New Delhi: Every month, India produces over 1 billion non-biodegradable sanitary pads waste which ends up going into urban sewerage systems, landfills, open fields and water bodies, where it stays for almost 100 years. With each passing day, this staggering amount of waste is increasing given there are 355 million menstruating women in India. In a bid to overcome this grim reality and make people aware about menstrual waste management system the University Grants Commission (UGC) has appealed various higher educational institutions to install sanitary napkin incinerators in women’s hostels. This step will ensure proper disposal of menstrual waste and will take off some of the waste load from the planet.
In an effort to promote proposal disposal of menstrual waste and promote the Swachh Bharat Mission, it is imperative that we take the initiative to promote menstrual sanitation and proper disposal of menstrual waste by creating awareness, encouraging every woman to use eco-friendly incinerators and promoting research for a biodegradable alternative. We appeal all the educational institutions to install sanitary napkin incinerators within the premises of women’s hostels, says a University Grants Commission’s official letter which has been sent to all the higher educational institutes across India.
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The UGC communication also highlighted the cost for one set of machinery which is ₹49,646 and said that the expenditure incurred can directly be booked under the solid waste management component of the Swachh Bharat Mission.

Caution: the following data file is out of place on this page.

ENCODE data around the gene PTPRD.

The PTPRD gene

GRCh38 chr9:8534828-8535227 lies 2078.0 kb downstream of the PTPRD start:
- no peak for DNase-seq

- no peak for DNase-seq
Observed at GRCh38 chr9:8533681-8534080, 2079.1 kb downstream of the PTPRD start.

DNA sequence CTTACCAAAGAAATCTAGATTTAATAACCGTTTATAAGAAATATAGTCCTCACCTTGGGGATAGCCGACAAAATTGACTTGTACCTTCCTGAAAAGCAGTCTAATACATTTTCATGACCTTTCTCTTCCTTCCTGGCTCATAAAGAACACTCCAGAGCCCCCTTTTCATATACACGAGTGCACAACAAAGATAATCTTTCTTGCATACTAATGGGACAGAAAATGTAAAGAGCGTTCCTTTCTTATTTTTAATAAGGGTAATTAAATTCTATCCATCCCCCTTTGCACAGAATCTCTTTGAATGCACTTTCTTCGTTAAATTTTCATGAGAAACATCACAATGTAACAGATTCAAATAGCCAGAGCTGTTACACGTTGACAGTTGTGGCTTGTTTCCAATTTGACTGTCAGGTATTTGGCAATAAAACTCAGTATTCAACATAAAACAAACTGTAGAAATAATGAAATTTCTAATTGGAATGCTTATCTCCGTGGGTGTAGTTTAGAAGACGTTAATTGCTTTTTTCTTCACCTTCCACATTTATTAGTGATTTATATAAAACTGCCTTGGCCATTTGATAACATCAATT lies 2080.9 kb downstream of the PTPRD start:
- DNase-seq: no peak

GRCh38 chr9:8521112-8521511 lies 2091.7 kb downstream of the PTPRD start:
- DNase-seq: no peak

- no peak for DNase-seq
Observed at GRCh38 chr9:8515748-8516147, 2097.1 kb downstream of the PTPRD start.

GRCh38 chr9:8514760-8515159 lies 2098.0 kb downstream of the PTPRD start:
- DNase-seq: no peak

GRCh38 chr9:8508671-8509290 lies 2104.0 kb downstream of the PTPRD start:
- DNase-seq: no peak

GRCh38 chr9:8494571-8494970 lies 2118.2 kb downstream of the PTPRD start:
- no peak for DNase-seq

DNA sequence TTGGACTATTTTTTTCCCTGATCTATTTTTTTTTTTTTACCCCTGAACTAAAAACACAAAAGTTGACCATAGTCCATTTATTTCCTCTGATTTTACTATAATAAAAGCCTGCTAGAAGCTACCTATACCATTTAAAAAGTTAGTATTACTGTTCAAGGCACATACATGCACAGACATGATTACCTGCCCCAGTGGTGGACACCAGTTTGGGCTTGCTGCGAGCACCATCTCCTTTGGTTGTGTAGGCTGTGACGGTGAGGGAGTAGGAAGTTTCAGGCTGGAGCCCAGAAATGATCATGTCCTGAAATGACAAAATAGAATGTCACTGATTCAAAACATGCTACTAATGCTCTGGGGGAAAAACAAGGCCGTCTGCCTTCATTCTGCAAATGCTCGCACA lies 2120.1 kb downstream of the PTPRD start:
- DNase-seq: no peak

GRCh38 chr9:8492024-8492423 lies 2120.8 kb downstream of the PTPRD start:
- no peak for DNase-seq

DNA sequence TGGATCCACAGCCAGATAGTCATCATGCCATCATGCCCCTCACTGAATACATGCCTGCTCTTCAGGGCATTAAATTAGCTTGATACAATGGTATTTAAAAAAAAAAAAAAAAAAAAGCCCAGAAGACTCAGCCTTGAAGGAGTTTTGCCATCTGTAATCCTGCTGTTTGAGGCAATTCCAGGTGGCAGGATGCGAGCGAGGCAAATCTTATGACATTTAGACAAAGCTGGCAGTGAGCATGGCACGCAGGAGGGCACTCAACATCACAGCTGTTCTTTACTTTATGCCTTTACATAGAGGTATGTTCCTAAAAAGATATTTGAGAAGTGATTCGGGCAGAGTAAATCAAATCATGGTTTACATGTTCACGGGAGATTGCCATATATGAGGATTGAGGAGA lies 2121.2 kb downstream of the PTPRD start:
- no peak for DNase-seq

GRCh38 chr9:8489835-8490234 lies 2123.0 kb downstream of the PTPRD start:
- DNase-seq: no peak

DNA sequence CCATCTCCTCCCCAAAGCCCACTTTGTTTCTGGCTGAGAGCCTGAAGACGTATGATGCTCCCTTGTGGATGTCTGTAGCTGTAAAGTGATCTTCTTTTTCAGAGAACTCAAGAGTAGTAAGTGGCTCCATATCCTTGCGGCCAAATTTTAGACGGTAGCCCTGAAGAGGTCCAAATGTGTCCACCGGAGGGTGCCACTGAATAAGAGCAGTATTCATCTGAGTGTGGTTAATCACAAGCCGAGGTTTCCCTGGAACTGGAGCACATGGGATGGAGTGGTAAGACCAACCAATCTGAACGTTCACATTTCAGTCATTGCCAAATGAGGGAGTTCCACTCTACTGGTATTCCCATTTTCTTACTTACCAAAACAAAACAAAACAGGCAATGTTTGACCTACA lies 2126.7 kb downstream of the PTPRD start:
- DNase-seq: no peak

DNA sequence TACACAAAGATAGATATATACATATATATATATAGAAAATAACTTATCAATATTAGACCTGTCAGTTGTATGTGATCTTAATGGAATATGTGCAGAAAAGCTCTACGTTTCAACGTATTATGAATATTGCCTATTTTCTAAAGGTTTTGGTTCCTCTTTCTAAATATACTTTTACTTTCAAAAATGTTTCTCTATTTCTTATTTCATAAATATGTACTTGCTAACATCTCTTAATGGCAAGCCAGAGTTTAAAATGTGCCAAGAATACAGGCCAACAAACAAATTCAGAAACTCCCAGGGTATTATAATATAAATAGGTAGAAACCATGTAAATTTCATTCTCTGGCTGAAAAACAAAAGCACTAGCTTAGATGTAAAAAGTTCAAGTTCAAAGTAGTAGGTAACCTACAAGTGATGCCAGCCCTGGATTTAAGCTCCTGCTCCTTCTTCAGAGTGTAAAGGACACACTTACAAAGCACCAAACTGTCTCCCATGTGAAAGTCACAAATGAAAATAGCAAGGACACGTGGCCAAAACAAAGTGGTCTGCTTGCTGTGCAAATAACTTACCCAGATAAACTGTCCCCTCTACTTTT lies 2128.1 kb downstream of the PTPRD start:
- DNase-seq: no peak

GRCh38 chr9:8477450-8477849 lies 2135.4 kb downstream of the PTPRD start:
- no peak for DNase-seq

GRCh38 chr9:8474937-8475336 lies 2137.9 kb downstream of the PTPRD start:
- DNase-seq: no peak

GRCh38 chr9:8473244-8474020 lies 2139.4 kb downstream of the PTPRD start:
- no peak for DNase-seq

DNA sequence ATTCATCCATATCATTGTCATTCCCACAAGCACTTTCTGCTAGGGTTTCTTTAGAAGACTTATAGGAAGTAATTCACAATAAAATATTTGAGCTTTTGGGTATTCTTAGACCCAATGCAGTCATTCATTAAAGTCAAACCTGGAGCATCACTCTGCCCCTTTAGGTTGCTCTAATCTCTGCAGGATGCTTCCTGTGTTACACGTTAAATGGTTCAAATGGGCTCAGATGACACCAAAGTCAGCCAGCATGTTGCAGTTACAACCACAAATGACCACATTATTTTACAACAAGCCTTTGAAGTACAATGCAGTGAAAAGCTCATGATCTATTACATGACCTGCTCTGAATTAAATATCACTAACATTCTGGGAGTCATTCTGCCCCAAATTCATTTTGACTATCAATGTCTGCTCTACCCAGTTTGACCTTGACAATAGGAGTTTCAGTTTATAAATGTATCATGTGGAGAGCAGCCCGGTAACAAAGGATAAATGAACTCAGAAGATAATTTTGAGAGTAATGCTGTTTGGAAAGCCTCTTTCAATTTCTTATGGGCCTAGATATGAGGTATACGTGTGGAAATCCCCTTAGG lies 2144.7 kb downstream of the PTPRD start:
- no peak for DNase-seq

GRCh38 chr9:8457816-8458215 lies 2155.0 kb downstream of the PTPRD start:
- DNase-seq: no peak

How Sanitary Napkin Waste Is Killing Our Planet
90% of a sanitary napkin is made from plastic that makes it a non-biodegradable product which ends up staying on Earth for some 100 years simply because it cannot be decomposed on its own. That’s one of the prime reasons why sanitary napkin disposal is becoming a matter of concern in India.
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It is also believed that sanitary wear releases toxic chemicals as by-products which are dioxin and furan that can cause cancer. When combined with the land, water, soil, and air it can pollute not only the entire environment but can pose serious health issues. Another major problem is that the soiled napkins accumulate a lot of bacteria such as Escherichia coli, which multiply rapidly. The heaps of sanitary napkins which are there on our planet are the breeding ground for disease-causing bacteria. This is because in our country there is no proper disposal system of sanitary napkins in place.
This step taken by UCG is in the right direction, if implemented by all educational institutes across India it will definitely help reduce the burden of menstrual waste and aid in effectively dealing with it in future.